There are many citizen science projects around the globe where scientists or policy makers try to involve the general public in collecting data. For conservation, citizen science is a powerful tool, allowing policy makers and conservationists to involve the public in helping to make policy, employ a large voluntary workforce and create awareness among the public. Traditionally this has been done by creating dedicated mobile apps, which citizen scientists use to report data. A plethora of apps exist for many different purposes.
The disadvantage of those apps is that they take up space and uses need to install them on their mobile device before being able to submit data. This requires a level of commitment that limits the size of the target audience. Furthermore, the provided forms are often inflexible. Especially tourists that are likely to only submit data once or twice, may not have the dedication to install and use these apps. A tool used by most of them though in their day-to-day life is Facebook. So why not use Facebook pages to let user report their citizen science information? The main disadvantage to using a free-form tool like Facebook is the lack of control over the way data is submitted. Using machine learning techniques like natural language and image recognition, it is possible to transform free-form reports from Facebook into the more strict data format needs of scientists.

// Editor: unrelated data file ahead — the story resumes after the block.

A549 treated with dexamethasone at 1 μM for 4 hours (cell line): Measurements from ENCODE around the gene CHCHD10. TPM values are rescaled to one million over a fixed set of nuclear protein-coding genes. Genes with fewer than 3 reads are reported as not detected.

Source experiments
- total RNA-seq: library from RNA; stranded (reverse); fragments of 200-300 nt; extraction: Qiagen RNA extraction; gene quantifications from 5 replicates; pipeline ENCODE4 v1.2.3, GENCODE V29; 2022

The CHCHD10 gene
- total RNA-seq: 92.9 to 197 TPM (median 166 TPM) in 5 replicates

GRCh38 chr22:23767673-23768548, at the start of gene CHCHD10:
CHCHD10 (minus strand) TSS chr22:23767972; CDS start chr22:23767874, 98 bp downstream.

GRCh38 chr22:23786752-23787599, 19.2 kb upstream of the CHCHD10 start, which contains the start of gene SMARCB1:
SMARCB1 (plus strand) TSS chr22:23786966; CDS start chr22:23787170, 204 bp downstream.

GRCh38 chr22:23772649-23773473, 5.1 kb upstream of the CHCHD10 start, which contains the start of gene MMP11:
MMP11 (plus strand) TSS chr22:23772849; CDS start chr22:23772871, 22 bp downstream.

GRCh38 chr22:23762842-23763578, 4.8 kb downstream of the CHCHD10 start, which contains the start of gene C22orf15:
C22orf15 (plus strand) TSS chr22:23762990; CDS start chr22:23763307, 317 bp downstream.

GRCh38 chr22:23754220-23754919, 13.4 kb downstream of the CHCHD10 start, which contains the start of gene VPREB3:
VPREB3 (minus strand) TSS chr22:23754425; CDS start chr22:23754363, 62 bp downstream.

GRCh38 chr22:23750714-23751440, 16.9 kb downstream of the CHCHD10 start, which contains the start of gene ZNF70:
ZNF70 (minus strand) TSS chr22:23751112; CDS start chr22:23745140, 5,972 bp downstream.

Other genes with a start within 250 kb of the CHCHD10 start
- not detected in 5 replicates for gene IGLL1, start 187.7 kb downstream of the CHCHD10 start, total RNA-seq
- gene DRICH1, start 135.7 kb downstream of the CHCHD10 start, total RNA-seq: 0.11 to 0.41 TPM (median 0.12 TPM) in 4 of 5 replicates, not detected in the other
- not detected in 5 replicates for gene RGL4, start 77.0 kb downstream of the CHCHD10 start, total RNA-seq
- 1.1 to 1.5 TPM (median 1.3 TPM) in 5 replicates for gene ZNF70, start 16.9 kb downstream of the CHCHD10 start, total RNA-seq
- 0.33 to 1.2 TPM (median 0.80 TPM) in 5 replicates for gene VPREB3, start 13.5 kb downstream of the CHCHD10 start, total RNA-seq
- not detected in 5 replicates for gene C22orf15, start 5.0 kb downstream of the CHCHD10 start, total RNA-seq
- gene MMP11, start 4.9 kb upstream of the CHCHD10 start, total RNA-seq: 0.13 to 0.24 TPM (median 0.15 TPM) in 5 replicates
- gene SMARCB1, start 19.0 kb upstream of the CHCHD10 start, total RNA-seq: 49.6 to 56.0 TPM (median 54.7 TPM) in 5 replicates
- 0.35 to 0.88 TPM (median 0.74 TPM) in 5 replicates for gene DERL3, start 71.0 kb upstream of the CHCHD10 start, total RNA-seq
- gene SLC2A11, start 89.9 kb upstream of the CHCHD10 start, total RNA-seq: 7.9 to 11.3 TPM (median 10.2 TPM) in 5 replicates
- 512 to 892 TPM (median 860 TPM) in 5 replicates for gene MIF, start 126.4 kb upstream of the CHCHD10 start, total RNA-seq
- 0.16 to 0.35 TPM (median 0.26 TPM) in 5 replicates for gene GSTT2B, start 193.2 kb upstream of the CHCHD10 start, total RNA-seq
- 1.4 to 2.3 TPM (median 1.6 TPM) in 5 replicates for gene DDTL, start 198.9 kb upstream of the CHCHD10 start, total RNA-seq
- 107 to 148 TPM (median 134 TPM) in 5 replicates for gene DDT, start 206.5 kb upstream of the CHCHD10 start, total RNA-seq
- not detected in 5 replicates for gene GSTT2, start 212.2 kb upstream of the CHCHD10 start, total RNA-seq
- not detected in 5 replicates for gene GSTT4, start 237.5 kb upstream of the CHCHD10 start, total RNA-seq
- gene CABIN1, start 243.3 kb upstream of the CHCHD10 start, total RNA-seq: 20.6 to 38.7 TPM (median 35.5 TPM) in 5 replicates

SightingExtractor is a Facebook app that helps organizations and researchers involve users in their citizen science initiatives using Facebook instead of dedicated apps. Using the Facebook Graph API, posts to a page can be extracted, and the corresponding text and pictures used to extract citizen science data. Initial focus will be on extracting sightings of animals of marine biological interest to conservation organizations in the Philippines, but with additional work, the tools should be applicable in a much bigger field in the future.
The Facebook app will only read the messages posted to the Facebook page it is added to, in order to interpret the messages for the intended citizen science project(s). No other information will be gathered, and the messages won’t be used for any other purpose, including marketing. Data will not be shared by us with anyone, except for as part of research publications, documents and reports based on the citizen science data.